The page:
plankton soup

June 13th, 2013 § 0 comments § permalink

I work with and around a lot of toxic materials. This week I went on a detox bender, searching for anything I could do to help rid myself of cooties that might attach to me from Newtown Creek, exposure to marine paints and solvents, 13 years living in Greenpoint, USA, etc.

In addition to an infrared sauna I found two blocks from home and a special “detox blend” they make in-house up at Chopin Chemist, one of the fantastic polska aptekas here,  I came across a product made of green algae that is supposed to work wonders.

Chlorella is a genus of single-cell green algae, belonging to the phylum Chlorophyta. It is spherical in shape, about 2 to 10 μm in diameter, and is without flagella. Chlorella contains the green photosynthetic pigments chlorophyll-a and -b in its chloroplast. Through photosynthesis, it multiplies rapidly, requiring only carbon dioxide, water, sunlight, and a small amount of minerals to reproduce. ~Wikipedia

chlorella and friend

Even a small amount of Chlorella makes an opaque beverage, compared here to lemon and cayenne (with magic Polish detox drops) on the right.

Apparently, at one point in the 40s and 50s, Chlorella was predicted to become the answer to global hunger issues, a perfect superfood to sustain all of humanity. Everyone from the Rockefellers to the Carnegies were wading through ponds of Chlorella, hoping to divine her secret powers and save the world. Those grand plans have fizzled, but it is still widely considered to be a great source of protein and vitamins. It is also suspected that Chlorella can bind with heavy metals in the human body and draw them out via digestion.

Here’s hoping.

total jellyfish domination

June 5th, 2013 § 1 comment § permalink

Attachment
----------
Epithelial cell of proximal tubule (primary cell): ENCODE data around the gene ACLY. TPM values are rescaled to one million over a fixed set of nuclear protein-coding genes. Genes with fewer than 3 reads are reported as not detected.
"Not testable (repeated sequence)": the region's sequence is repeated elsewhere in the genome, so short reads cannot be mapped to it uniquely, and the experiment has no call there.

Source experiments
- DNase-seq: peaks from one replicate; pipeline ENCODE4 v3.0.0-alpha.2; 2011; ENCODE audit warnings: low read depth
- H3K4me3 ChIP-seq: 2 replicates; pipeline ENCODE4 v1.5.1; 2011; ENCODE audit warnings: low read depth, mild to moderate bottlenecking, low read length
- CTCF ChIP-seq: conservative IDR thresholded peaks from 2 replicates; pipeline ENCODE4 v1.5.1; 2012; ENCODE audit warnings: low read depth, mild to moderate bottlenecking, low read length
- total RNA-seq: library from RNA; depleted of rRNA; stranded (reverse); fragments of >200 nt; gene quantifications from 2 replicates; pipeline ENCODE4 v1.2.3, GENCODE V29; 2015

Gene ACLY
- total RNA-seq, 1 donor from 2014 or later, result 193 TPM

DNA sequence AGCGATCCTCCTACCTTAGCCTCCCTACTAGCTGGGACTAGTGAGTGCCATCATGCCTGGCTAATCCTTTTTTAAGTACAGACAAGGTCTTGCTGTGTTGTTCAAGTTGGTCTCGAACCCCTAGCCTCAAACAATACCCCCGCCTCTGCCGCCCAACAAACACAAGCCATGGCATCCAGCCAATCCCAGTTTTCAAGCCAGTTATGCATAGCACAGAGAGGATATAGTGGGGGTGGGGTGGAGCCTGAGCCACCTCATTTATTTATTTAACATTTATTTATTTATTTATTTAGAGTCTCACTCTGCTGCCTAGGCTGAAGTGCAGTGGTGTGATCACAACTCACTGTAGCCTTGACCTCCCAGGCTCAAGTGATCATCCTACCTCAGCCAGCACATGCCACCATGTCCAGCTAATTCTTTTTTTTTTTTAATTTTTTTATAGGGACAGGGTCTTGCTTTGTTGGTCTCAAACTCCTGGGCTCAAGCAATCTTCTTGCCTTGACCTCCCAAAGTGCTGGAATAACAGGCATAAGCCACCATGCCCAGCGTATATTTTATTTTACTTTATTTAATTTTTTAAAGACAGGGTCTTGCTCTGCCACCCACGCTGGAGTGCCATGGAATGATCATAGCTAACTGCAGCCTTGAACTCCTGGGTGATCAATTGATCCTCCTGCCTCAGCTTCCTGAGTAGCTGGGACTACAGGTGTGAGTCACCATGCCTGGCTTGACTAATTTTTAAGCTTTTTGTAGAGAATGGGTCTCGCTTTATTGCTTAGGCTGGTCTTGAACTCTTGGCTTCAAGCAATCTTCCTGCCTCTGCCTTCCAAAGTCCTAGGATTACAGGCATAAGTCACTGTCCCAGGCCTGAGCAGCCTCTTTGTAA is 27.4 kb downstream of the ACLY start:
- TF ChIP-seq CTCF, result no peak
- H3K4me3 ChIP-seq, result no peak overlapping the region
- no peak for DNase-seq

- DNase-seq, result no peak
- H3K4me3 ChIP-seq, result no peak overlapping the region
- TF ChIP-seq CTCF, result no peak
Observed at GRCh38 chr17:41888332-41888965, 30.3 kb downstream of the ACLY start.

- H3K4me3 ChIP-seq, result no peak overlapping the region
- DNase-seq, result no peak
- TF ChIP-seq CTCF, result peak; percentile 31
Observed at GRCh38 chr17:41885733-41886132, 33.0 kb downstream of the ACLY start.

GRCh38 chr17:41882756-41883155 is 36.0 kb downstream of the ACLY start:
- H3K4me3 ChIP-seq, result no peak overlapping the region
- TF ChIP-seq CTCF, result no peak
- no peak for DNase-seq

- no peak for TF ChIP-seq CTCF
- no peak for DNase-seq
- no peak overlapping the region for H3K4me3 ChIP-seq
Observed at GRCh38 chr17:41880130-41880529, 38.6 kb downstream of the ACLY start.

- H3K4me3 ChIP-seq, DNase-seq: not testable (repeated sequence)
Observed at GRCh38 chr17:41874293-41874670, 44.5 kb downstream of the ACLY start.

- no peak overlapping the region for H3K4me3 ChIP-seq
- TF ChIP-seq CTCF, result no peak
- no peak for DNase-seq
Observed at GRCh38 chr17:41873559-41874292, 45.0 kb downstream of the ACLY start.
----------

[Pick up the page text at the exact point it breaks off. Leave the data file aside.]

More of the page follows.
© Kate Zidar 2013

“As we continue to tinker with the oceans, more and more reports are predicting that the kinds of seas we’re creating will be conducive to low energy type of animals, like jellyfish and bacteria. And this might be the type of seas were headed for… If we are going to save the world from total jellyfish domination then we’ve got to figure out how the jellyfish predators live their lives, like the mola.”

Tierney Thys

plankton friends

June 2nd, 2013 § 1 comment § permalink

In the early aughts I had a job running education programs at the Lower East Side Ecology Center.  I was tasked with interpreting the East River ecosystem, a tidal strait within the NY/NJ Harbor Estuary, for city kids and passersby on the East River Park Esplanade.


Me and the Berthos girls fishing on the East River, circa 2004.

It was a great job. GREAT. And I wanted to keep it. So I went diligently searching for any foundational literature, research historic or ongoing, existing curricula, anything about the East River that I could base my programs on.  I was petrified when I found…nothing. For the East River, the only flora and fauna that people seemed to write about were of the forensic variety.  Only its sullied reputation preceded it.

I heard about one guy down at Pace University, who had been doing water and plankton sampling on a weekly basis “since 1989 or so” from the South Street Seaport. It was technically the Upper Harbor, but it would have to do.

So I cold called Dr. Michael Levandowsky, and he was kind enough to take me along.  He introduced me to the supreme scientific instrument, the Bucket on a Rope. (I went on to require all my classes to repeat after me in unison, “YOU DON’T. LET GO. OF THE ROPE!”) He also showed me the Winkler titration method for measuring Dissolved Oxygen, how to assess salinity with a refractometer, and how to run a plankton tow.


Michael Levandowsky wielding a Bucket on a Rope in The Water Underground video, from Center for Urban Pedagogy.

So when I returned to thinking and writing about plankton a decade later, I thought I would check in with Dr. Levandowsky. Again he was kind enough to take me along.


Michael Levandowsky at the Sackler Institute of Comparative Genomics.

Today he is working, among other places, uptown at the American Museum of Natural History, in the Sackler Institute of Comparative Genomics, where he smashes his poor plankton samples into a slurry of genetic information and runs them into gels that he can read with greater accuracy than the method he’s used for most of his career (morphological identification through a microscope).

On his bench were samples from all over the world, and in the lab were an international crew of colleagues studying various aspects of planktonic – and other – life.

Despite the uptown digs and new fangled genetic analysis, I suspect that the Bucket on a Rope is still integral to the work…

Where am I?

You are currently viewing the archives for June, 2013 at plankton every day.